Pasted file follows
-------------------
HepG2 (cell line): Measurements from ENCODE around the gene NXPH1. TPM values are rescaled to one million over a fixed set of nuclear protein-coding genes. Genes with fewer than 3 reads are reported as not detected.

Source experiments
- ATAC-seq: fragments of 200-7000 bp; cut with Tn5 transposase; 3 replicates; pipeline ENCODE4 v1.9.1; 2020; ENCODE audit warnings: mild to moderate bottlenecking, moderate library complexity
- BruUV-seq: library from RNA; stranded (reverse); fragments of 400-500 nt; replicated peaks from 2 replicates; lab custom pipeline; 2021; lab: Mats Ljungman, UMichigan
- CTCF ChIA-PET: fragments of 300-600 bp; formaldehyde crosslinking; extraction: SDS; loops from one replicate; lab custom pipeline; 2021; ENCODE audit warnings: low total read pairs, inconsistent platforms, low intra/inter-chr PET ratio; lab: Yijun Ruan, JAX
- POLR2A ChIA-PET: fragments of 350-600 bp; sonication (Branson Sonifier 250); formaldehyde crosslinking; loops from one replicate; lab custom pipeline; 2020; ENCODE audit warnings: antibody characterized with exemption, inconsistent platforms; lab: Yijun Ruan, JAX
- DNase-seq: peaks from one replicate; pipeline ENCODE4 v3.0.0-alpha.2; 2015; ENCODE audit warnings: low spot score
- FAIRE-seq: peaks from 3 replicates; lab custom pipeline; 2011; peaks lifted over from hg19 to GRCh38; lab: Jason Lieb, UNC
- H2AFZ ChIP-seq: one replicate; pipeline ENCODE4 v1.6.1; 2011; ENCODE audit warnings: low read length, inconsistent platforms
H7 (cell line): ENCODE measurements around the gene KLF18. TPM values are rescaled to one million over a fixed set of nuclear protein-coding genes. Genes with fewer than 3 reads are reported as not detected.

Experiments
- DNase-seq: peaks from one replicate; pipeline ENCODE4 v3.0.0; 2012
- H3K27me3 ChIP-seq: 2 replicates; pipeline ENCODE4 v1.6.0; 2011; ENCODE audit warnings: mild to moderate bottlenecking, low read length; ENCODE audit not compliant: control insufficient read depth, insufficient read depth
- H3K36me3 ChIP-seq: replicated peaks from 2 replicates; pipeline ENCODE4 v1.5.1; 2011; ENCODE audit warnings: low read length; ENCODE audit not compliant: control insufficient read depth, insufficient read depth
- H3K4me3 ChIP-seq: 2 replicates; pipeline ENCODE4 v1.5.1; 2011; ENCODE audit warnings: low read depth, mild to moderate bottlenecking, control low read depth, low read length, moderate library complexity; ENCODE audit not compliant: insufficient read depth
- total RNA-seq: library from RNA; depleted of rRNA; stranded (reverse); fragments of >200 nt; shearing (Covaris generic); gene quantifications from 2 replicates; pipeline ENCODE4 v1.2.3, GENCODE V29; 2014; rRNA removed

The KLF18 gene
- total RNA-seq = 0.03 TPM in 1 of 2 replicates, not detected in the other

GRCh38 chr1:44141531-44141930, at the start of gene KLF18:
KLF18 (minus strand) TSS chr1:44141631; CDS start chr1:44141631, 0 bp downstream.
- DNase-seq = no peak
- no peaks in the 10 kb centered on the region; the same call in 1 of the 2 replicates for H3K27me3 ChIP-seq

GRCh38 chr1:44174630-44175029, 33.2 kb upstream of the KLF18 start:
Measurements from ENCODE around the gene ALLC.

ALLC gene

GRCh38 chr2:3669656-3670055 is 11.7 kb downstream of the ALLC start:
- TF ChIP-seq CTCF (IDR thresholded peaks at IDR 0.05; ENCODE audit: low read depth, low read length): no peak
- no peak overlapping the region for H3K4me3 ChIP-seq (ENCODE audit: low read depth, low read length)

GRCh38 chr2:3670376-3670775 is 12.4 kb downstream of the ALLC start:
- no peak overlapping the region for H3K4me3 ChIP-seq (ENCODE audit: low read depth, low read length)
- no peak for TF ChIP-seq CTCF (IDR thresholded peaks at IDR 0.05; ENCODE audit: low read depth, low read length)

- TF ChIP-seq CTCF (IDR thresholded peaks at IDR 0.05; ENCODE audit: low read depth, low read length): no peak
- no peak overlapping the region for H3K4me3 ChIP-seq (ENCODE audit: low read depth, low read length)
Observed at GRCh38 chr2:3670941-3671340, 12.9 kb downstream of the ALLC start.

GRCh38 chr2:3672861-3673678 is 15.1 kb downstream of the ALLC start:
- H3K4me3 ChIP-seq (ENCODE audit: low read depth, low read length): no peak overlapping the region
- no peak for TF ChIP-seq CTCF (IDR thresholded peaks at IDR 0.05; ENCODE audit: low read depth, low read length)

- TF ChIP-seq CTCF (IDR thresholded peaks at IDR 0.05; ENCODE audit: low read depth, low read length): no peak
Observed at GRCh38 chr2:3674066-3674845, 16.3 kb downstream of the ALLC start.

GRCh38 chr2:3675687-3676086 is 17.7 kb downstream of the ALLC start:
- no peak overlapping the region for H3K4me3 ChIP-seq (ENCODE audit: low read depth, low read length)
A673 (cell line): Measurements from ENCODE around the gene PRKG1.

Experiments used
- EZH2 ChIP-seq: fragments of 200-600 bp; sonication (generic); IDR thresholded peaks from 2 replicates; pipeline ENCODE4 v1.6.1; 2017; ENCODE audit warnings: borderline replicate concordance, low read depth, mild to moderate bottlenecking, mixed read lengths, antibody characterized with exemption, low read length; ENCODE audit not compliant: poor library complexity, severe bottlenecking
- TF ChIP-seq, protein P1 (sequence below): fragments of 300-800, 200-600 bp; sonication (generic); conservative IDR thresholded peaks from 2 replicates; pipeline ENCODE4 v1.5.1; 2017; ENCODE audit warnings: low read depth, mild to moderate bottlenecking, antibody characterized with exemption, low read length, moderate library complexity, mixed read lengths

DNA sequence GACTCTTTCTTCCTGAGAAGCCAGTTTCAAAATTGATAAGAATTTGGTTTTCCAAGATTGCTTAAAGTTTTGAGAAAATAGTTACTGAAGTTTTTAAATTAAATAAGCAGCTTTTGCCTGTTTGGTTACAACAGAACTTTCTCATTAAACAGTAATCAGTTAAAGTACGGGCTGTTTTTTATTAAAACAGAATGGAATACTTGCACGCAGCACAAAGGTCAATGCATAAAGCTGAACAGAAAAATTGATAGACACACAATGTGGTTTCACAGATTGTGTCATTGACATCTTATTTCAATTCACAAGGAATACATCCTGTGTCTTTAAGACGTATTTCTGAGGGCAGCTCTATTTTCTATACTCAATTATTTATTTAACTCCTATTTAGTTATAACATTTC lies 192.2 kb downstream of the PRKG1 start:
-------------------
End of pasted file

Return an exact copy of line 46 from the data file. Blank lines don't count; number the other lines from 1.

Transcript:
DNA sequence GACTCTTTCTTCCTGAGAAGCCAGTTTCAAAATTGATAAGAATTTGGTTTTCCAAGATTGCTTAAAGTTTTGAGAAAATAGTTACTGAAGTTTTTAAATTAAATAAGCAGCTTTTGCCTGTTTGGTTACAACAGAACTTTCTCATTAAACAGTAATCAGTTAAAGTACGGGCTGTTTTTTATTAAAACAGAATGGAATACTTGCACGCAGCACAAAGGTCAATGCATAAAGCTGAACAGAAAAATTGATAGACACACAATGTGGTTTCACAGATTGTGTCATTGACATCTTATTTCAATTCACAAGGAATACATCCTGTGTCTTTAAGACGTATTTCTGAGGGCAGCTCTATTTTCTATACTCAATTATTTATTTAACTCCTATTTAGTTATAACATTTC lies 192.2 kb downstream of the PRKG1 start: